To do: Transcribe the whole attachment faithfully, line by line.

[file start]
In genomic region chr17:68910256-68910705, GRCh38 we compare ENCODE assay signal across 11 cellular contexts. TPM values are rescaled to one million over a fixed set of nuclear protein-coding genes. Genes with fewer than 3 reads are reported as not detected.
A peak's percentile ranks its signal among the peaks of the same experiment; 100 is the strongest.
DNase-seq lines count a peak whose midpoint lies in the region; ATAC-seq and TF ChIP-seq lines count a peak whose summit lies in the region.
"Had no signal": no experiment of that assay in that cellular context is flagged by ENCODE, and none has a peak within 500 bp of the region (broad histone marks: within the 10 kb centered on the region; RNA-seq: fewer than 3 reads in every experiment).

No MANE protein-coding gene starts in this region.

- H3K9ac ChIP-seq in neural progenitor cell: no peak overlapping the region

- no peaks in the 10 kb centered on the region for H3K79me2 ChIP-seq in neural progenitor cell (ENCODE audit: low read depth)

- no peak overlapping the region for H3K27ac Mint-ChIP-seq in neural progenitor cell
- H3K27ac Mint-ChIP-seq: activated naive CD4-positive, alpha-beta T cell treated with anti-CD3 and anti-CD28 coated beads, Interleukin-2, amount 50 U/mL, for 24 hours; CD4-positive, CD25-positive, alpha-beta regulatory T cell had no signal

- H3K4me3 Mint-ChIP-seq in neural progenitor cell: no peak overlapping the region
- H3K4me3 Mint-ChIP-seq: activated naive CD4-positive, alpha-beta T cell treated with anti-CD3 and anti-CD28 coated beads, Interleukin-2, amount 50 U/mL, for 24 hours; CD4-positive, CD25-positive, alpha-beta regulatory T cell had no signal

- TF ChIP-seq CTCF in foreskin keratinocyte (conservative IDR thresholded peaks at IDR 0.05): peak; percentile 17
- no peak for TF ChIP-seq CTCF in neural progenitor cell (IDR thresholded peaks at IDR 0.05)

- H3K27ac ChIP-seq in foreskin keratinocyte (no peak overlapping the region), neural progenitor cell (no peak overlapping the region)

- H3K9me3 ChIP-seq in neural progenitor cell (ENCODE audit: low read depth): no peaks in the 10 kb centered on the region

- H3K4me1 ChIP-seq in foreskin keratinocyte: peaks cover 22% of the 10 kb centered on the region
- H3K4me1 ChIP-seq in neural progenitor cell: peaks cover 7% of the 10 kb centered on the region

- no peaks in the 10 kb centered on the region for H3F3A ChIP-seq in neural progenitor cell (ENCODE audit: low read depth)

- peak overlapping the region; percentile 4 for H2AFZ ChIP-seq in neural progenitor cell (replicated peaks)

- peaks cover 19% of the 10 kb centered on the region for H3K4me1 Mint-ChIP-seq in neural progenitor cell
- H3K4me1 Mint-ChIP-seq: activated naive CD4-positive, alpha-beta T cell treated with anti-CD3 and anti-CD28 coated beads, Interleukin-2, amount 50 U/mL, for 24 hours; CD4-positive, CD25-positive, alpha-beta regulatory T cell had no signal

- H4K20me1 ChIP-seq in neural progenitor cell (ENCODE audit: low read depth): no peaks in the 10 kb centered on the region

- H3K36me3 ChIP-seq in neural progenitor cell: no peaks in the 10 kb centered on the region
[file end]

In genomic region chr17:68910256-68910705, GRCh38 we compare ENCODE assay signal across 11 cellular contexts. TPM values are rescaled to one million over a fixed set of nuclear protein-coding genes. Genes with fewer than 3 reads are reported as not detected.
A peak's percentile ranks its signal among the peaks of the same experiment; 100 is the strongest.
DNase-seq lines count a peak whose midpoint lies in the region; ATAC-seq and TF ChIP-seq lines count a peak whose summit lies in the region.
"Had no signal": no experiment of that assay in that cellular context is flagged by ENCODE, and none has a peak within 500 bp of the region (broad histone marks: within the 10 kb centered on the region; RNA-seq: fewer than 3 reads in every experiment).

No MANE protein-coding gene starts in this region.

- H3K9ac ChIP-seq in neural progenitor cell: no peak overlapping the region

- no peaks in the 10 kb centered on the region for H3K79me2 ChIP-seq in neural progenitor cell (ENCODE audit: low read depth)

- no peak overlapping the region for H3K27ac Mint-ChIP-seq in neural progenitor cell
- H3K27ac Mint-ChIP-seq: activated naive CD4-positive, alpha-beta T cell treated with anti-CD3 and anti-CD28 coated beads, Interleukin-2, amount 50 U/mL, for 24 hours; CD4-positive, CD25-positive, alpha-beta regulatory T cell had no signal

- H3K4me3 Mint-ChIP-seq in neural progenitor cell: no peak overlapping the region
- H3K4me3 Mint-ChIP-seq: activated naive CD4-positive, alpha-beta T cell treated with anti-CD3 and anti-CD28 coated beads, Interleukin-2, amount 50 U/mL, for 24 hours; CD4-positive, CD25-positive, alpha-beta regulatory T cell had no signal

- TF ChIP-seq CTCF in foreskin keratinocyte (conservative IDR thresholded peaks at IDR 0.05): peak; percentile 17
- no peak for TF ChIP-seq CTCF in neural progenitor cell (IDR thresholded peaks at IDR 0.05)

- H3K27ac ChIP-seq in foreskin keratinocyte (no peak overlapping the region), neural progenitor cell (no peak overlapping the region)

- H3K9me3 ChIP-seq in neural progenitor cell (ENCODE audit: low read depth): no peaks in the 10 kb centered on the region

- H3K4me1 ChIP-seq in foreskin keratinocyte: peaks cover 22% of the 10 kb centered on the region
- H3K4me1 ChIP-seq in neural progenitor cell: peaks cover 7% of the 10 kb centered on the region

- no peaks in the 10 kb centered on the region for H3F3A ChIP-seq in neural progenitor cell (ENCODE audit: low read depth)

- peak overlapping the region; percentile 4 for H2AFZ ChIP-seq in neural progenitor cell (replicated peaks)

- peaks cover 19% of the 10 kb centered on the region for H3K4me1 Mint-ChIP-seq in neural progenitor cell
- H3K4me1 Mint-ChIP-seq: activated naive CD4-positive, alpha-beta T cell treated with anti-CD3 and anti-CD28 coated beads, Interleukin-2, amount 50 U/mL, for 24 hours; CD4-positive, CD25-positive, alpha-beta regulatory T cell had no signal

- H4K20me1 ChIP-seq in neural progenitor cell (ENCODE audit: low read depth): no peaks in the 10 kb centered on the region

- H3K36me3 ChIP-seq in neural progenitor cell: no peaks in the 10 kb centered on the region